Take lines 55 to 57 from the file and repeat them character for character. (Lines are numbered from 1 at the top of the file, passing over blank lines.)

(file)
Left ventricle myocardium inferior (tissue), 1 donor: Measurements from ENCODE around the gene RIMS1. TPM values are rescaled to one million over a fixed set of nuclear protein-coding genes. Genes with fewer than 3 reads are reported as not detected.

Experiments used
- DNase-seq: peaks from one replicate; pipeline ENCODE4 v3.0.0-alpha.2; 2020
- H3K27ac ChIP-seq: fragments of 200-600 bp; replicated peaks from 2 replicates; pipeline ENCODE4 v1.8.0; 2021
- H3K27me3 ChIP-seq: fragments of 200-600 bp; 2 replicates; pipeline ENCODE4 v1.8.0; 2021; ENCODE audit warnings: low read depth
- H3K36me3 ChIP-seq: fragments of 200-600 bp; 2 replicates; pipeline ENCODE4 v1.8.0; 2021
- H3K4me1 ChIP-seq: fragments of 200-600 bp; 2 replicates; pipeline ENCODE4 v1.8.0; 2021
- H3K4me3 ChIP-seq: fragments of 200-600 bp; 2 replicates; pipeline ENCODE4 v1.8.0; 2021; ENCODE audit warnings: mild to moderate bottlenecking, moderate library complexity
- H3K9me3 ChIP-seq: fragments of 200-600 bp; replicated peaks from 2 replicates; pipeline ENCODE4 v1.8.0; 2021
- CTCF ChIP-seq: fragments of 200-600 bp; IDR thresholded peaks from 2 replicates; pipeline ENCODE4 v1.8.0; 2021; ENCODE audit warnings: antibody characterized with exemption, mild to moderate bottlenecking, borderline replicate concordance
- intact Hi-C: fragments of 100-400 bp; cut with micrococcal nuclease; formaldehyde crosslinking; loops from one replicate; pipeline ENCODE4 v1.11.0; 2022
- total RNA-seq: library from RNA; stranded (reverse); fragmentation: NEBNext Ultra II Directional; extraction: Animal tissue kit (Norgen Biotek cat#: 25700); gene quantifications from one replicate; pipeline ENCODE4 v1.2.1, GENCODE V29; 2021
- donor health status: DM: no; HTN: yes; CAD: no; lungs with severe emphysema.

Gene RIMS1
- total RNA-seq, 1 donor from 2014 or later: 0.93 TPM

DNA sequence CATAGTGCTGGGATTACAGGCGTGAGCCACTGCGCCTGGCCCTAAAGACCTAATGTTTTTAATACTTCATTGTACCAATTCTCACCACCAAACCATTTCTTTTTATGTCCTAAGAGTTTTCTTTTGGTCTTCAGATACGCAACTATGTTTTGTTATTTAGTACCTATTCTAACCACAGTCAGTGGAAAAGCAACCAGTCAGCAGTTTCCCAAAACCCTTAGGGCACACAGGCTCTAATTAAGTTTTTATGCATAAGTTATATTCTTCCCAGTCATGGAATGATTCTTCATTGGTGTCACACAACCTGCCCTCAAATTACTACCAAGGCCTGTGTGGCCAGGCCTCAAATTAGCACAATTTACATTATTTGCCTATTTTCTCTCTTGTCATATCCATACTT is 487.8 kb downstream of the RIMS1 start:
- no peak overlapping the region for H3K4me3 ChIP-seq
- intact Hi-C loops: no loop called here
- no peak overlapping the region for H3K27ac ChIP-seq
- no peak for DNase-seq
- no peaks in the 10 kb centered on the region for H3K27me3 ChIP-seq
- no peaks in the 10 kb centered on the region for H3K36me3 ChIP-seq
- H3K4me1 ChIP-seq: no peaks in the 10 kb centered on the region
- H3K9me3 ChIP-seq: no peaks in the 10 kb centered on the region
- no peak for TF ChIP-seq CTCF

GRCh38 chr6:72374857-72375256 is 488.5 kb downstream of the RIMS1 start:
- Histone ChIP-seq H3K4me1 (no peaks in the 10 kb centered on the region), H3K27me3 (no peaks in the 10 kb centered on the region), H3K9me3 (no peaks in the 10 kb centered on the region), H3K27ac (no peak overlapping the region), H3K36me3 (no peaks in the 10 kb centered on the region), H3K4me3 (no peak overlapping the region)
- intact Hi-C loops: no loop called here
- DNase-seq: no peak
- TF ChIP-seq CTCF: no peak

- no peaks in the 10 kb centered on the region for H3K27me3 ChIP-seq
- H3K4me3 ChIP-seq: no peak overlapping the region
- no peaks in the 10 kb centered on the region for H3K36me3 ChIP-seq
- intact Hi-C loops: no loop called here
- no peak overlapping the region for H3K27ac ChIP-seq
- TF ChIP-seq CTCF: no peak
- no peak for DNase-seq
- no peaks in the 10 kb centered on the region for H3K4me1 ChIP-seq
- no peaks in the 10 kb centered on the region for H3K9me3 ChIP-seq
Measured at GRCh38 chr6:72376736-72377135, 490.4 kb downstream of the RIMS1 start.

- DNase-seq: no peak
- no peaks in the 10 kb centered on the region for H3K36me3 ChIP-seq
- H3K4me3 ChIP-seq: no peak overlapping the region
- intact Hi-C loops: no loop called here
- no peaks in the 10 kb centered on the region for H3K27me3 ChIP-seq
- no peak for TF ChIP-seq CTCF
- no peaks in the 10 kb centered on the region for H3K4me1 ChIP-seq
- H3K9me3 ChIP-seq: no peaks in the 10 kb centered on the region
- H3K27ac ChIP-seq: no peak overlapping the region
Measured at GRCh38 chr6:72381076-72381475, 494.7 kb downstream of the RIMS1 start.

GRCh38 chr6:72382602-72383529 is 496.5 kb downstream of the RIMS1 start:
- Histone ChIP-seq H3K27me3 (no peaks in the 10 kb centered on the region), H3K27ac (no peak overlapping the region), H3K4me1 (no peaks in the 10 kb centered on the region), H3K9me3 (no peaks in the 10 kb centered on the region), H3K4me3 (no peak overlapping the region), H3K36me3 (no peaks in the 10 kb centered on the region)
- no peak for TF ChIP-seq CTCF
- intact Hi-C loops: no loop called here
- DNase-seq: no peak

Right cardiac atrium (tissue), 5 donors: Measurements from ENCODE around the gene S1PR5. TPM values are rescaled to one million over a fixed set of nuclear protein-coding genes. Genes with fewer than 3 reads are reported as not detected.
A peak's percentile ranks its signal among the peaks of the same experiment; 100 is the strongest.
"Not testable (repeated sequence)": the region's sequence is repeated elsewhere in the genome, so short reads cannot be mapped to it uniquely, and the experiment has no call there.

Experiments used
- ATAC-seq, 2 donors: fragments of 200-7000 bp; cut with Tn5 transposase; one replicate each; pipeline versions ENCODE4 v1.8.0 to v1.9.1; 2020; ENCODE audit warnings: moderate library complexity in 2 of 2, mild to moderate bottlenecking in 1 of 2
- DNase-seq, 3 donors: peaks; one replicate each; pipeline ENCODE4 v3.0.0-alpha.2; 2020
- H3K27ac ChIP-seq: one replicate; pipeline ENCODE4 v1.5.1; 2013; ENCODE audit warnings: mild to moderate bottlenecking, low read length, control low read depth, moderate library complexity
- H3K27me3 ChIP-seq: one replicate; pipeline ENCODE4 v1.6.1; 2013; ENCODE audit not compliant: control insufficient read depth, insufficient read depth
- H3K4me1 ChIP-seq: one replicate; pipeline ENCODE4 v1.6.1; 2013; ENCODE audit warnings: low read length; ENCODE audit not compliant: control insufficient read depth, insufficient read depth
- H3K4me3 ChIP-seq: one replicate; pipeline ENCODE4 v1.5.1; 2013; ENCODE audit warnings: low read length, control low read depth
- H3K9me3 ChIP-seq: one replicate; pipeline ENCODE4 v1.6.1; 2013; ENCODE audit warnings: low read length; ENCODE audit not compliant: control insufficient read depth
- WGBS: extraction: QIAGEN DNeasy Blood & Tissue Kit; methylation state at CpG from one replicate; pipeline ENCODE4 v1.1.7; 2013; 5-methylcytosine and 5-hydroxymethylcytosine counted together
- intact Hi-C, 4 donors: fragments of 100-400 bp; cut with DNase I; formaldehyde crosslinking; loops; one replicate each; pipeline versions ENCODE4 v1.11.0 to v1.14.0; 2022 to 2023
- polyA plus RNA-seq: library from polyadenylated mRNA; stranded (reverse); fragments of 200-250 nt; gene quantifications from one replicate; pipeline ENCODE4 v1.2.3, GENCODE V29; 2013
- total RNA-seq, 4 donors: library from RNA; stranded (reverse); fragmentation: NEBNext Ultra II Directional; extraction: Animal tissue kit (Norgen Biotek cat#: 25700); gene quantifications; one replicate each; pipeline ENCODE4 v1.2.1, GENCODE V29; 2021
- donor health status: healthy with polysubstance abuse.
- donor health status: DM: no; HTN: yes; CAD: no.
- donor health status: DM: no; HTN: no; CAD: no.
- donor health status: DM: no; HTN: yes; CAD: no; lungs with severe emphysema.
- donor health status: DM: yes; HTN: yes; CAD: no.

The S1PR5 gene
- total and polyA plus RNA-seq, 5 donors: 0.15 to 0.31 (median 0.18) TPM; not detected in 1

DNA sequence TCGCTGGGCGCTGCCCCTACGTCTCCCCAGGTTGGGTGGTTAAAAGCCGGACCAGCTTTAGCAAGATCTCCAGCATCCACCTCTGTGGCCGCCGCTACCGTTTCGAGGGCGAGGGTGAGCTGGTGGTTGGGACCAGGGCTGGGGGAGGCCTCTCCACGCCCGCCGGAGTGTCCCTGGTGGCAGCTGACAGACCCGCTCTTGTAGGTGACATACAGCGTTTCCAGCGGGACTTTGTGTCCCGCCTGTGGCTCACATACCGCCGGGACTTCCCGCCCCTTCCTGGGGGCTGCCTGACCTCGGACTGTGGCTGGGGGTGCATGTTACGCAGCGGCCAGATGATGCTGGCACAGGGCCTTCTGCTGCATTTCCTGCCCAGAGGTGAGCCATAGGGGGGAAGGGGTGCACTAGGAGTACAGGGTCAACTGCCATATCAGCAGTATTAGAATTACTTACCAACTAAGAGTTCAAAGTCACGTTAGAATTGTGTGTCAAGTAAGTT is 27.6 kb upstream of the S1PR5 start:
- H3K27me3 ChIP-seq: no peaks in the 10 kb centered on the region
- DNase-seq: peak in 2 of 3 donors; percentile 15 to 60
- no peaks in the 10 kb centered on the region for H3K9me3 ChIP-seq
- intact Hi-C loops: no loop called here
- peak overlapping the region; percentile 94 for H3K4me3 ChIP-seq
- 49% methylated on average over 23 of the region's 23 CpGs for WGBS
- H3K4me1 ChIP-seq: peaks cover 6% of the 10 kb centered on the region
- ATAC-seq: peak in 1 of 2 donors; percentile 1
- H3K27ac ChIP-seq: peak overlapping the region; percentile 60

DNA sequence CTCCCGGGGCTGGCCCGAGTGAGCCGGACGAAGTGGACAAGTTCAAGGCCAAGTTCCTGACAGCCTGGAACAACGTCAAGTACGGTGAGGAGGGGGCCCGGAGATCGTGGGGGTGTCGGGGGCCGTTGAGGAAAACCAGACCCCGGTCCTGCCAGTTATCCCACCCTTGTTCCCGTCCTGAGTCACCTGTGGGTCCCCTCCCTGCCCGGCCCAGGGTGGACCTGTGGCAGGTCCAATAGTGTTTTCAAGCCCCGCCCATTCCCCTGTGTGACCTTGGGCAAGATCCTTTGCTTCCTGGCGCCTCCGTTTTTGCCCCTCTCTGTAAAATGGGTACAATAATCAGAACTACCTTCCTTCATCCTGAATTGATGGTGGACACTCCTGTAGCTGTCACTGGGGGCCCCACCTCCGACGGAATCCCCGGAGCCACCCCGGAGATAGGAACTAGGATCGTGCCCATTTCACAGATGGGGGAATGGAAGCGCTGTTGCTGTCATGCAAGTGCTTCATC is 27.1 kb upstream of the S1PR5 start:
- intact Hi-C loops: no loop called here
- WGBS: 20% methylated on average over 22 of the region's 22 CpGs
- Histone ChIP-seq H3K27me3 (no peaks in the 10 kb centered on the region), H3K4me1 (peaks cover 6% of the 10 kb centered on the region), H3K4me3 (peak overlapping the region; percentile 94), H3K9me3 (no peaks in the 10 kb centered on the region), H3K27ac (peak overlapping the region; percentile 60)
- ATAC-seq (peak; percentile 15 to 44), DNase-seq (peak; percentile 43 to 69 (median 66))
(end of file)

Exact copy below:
- DNase-seq: no peak

Right cardiac atrium (tissue), 5 donors: Measurements from ENCODE around the gene S1PR5. TPM values are rescaled to one million over a fixed set of nuclear protein-coding genes. Genes with fewer than 3 reads are reported as not detected.
A peak's percentile ranks its signal among the peaks of the same experiment; 100 is the strongest.